Here are the highlights:

  • I went to the cinema and saw WONDER WOMAN - which I loved. True it was a little cheesy in places, but I adored the soundtrack (It’s now my background writing music) and all in all, it was an empowering film.

  • And speaking of empowering, I went SKY DIVING! A truly exhilarating experience… nothing is more freeing than throwing yourself out of a plane. It’s something I’ve always wanted to do (I'm not crazy, I promise). But a huge applause for my beloved caveman for jumping with me - no small feat considering he’s afraid of heights. He also melted my heart with a real Titanic moment of “If you jump I jump”... made slightly less romantic with his pasty, green-faced, I’m-about-to-throw-up expression.

  • I HIT 68K with my Middle-Grade WIP! Although 60k was my actual word goal… however the story is still going, and going… and going! I’m not too worried because I know much will be cut during edits, but when I think about the amount of slicing and dicing I’ll need to do… Well, for now I’ve decided not to think about it!!

  • I READ 11 BOOKS! As you can see, another fab reading month for me… but I’m crazy behind on reviews! However my favourite reads were Six of Crows by Leigh Bardugo (No contest) followed by A Court of Wing’s and Ruin by Sarah J Maas. 

Books Read

  1. This Savage Song by V.E Schwab **** (Loved!)
  2. Scythe by Neil Shusterman *****
  3. Bone Gap by Laura Ruby *****
  4. Gilded Cage by Vic James ***
  5. A Conjuring of Light by V.E Schwab *****
  6. The Forever Court by Dave Rudden ***
  7. Truthwitch by Susan Dennard ** 
  8. Six of Crows  by Leigh Bardugo ***** (ADORED!)
  9. Mind Games by Kiersten White ***
  10. The Mystery of the Clockwork Sparrow by Katherine Woodbine ****
  11. A Court of Wings and Ruin by Sarah J Maas ***** (LOVED!)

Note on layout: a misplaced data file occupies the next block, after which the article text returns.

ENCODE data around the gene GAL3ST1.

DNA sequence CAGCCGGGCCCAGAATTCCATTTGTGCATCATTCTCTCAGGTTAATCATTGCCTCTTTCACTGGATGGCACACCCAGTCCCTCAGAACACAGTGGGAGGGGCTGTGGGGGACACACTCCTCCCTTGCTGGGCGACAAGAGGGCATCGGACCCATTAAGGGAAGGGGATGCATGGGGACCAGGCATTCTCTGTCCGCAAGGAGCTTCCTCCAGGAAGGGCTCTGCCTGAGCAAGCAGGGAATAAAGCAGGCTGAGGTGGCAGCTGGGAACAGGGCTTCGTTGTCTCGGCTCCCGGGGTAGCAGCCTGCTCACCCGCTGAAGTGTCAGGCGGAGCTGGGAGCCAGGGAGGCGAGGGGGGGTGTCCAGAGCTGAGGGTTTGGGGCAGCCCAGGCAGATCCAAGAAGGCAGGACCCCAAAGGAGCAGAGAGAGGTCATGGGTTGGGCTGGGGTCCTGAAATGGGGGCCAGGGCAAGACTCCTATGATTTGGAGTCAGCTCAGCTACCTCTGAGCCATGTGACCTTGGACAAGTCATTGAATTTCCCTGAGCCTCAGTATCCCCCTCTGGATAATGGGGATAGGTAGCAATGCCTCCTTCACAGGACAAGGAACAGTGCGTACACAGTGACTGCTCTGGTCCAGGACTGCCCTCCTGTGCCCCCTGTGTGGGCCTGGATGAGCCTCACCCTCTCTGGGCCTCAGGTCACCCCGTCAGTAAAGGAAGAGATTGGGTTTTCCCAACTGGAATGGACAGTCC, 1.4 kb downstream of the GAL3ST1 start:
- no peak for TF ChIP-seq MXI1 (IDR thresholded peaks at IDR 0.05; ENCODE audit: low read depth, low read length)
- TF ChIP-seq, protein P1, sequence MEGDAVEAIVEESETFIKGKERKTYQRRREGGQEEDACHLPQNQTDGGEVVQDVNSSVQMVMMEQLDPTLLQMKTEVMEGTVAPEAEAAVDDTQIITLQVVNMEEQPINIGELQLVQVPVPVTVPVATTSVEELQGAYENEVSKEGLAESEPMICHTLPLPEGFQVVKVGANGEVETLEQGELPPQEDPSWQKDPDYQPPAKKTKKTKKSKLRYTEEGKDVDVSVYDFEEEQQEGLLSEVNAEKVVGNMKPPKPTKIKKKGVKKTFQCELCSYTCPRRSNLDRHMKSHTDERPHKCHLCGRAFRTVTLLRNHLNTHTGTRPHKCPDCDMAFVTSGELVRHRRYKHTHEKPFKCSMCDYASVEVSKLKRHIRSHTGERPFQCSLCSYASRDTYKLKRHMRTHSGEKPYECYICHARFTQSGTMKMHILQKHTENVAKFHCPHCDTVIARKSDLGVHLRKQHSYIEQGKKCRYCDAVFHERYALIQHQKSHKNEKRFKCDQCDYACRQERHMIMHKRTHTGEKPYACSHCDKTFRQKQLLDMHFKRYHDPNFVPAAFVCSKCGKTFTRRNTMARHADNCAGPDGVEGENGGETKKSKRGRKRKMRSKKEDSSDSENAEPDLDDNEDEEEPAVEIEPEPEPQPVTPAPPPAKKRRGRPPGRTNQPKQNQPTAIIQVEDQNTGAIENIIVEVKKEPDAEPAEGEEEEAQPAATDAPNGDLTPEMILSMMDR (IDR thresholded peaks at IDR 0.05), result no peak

Books Reviewed

Other Posts:


Hope everyone else had a fab June. I'll be posting July's wrap up tomorrow :)
Love & Hugs
x

Monday, 10 July 2017

The Glittering Court - Book Review


The Glittering Court - Book Review
Richelle Mead
Historical Fantasy
UK Publisher: Razorbill
(The Glittering Court #1)

Synopsis:

The Glittering Court tells the story of Adelaide, an Osfridian Countess who poses as her servant to escape an arranged marriage and start a new life in Adoria, the new world. But to do that, she must join the Glittering court.

Both a school and a business venture, the Glittering court is designed to transform impoverished girls into upper-class ladies who appear destined for powerful and wealthy marriages in the new world. Adelaide naturally excels in her training, and even makes a few friends: the fiery former laundress Tamsin, and the beautiful Sirminican refugee Mira. She manages to keep her true identity hidden from all but one: the intriguing Cedric Thorn, son of the wealthy proprietor of the Glittering Court.

When Adelaide discovers that Cedric is hiding a dangerous secret of his own, together they hatch a scheme to make the best of Adelaide’s deception. Complications soon arise - first as they cross the treacherous seas from Osfrid to Adoria, and then when Adelaide catches the attention of a powerful governor.

Btu no complication will prove quite as daunting as the potent attraction simmering between Adelaide and Cedric. An Attraction that, if acted on, would scandalise the Glittering Court and make them both outcasts in wild, vastly uncharted lands…

Review:

I have always been a big fan of Richelle Mead, but for me THE GLITTERING COURT was a big let down. Although the book dazzled me in the beginning, the story soon turned into a repetitive, longwinded tangle of plots lines. I really had to force myself to read through to the end. 

When Adelaide is forced into an arranged marriage, she seizes the first opportunity to flee by taking on the name of her maid servant and joining the glittering court—a type of finishing school where young women of the working class are trained in the ways of high society—before journeying across the seas to  the new land of Adoria . There, they are guaranteed rich husbands, but Adelaide must keep her identity a secret at all costs, or she will be forced to return home to life she no longer wants.

Adelaide was a strong character but I didn't understand her motives at all.  She fled an arranged marriage for the opportunity to go to a hostile country, where another arranged marriage was waiting… only to toss all her careful plans into the wind when she falls into the arms of  a man who was by her side the whole time…